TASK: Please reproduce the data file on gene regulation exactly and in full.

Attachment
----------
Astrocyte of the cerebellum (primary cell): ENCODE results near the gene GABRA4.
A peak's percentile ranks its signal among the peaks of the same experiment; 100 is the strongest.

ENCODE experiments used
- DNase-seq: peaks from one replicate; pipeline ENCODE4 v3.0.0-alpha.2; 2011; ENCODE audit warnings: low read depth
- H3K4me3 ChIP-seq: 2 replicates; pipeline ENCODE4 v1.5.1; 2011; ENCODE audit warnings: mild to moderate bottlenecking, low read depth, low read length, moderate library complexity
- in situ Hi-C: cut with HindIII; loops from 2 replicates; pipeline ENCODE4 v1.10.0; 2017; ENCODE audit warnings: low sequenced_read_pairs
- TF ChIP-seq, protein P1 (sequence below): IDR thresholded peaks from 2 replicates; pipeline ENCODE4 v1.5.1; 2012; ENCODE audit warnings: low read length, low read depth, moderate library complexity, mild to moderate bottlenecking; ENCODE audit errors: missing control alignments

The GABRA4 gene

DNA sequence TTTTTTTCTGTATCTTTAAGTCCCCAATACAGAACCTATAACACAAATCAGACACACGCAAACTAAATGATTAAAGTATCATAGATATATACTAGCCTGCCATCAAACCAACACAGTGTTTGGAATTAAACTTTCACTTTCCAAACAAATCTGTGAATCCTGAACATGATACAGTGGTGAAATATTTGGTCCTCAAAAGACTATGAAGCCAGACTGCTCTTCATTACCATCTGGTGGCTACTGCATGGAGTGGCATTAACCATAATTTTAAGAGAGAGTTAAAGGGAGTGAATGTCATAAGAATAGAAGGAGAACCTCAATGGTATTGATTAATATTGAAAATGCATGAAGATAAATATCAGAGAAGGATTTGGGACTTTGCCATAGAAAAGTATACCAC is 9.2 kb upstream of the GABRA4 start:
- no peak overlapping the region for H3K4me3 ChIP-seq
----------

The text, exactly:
Astrocyte of the cerebellum (primary cell): ENCODE results near the gene GABRA4.
A peak's percentile ranks its signal among the peaks of the same experiment; 100 is the strongest.

ENCODE experiments used
- DNase-seq: peaks from one replicate; pipeline ENCODE4 v3.0.0-alpha.2; 2011; ENCODE audit warnings: low read depth
- H3K4me3 ChIP-seq: 2 replicates; pipeline ENCODE4 v1.5.1; 2011; ENCODE audit warnings: mild to moderate bottlenecking, low read depth, low read length, moderate library complexity
- in situ Hi-C: cut with HindIII; loops from 2 replicates; pipeline ENCODE4 v1.10.0; 2017; ENCODE audit warnings: low sequenced_read_pairs
- TF ChIP-seq, protein P1 (sequence below): IDR thresholded peaks from 2 replicates; pipeline ENCODE4 v1.5.1; 2012; ENCODE audit warnings: low read length, low read depth, moderate library complexity, mild to moderate bottlenecking; ENCODE audit errors: missing control alignments

The GABRA4 gene

DNA sequence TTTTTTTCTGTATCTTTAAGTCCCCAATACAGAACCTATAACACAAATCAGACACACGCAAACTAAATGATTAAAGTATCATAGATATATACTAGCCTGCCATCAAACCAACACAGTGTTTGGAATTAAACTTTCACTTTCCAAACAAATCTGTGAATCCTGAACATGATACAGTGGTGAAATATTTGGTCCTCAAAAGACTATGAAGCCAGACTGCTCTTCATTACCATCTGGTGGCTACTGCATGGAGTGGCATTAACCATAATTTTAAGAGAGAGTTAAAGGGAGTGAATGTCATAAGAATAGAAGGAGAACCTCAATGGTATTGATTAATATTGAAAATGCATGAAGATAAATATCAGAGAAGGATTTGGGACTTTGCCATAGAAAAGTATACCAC is 9.2 kb upstream of the GABRA4 start:
- no peak overlapping the region for H3K4me3 ChIP-seq